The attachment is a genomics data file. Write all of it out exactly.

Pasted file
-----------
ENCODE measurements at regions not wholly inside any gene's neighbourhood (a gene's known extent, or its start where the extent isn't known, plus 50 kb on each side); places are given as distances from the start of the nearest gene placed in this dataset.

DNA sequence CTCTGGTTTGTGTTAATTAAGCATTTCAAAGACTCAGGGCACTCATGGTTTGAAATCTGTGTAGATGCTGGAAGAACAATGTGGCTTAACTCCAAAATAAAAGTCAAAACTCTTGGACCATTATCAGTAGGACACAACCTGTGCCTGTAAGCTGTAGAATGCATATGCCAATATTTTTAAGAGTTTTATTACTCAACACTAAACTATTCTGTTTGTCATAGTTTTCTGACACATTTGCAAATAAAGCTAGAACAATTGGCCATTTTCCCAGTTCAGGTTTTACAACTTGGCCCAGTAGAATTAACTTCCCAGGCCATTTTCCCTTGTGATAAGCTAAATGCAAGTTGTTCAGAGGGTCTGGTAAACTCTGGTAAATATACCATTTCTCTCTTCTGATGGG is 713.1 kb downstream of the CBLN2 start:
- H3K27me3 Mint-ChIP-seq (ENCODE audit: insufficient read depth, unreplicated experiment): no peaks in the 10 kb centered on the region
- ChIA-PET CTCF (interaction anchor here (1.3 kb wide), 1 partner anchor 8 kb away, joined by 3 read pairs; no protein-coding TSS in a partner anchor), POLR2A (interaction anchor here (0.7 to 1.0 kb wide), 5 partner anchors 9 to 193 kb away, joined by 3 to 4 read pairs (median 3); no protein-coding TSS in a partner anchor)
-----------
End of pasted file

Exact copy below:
ENCODE measurements at regions not wholly inside any gene's neighbourhood (a gene's known extent, or its start where the extent isn't known, plus 50 kb on each side); places are given as distances from the start of the nearest gene placed in this dataset.

DNA sequence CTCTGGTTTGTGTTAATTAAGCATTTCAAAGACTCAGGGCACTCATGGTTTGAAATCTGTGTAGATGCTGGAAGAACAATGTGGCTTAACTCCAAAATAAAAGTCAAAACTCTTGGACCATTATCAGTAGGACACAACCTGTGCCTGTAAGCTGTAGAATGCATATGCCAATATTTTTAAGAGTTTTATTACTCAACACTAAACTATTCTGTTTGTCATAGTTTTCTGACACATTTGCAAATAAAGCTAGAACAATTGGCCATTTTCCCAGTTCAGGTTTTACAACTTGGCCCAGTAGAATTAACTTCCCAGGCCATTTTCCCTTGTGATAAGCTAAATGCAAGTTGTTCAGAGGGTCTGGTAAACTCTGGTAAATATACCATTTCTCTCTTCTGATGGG is 713.1 kb downstream of the CBLN2 start:
- H3K27me3 Mint-ChIP-seq (ENCODE audit: insufficient read depth, unreplicated experiment): no peaks in the 10 kb centered on the region
- ChIA-PET CTCF (interaction anchor here (1.3 kb wide), 1 partner anchor 8 kb away, joined by 3 read pairs; no protein-coding TSS in a partner anchor), POLR2A (interaction anchor here (0.7 to 1.0 kb wide), 5 partner anchors 9 to 193 kb away, joined by 3 to 4 read pairs (median 3); no protein-coding TSS in a partner anchor)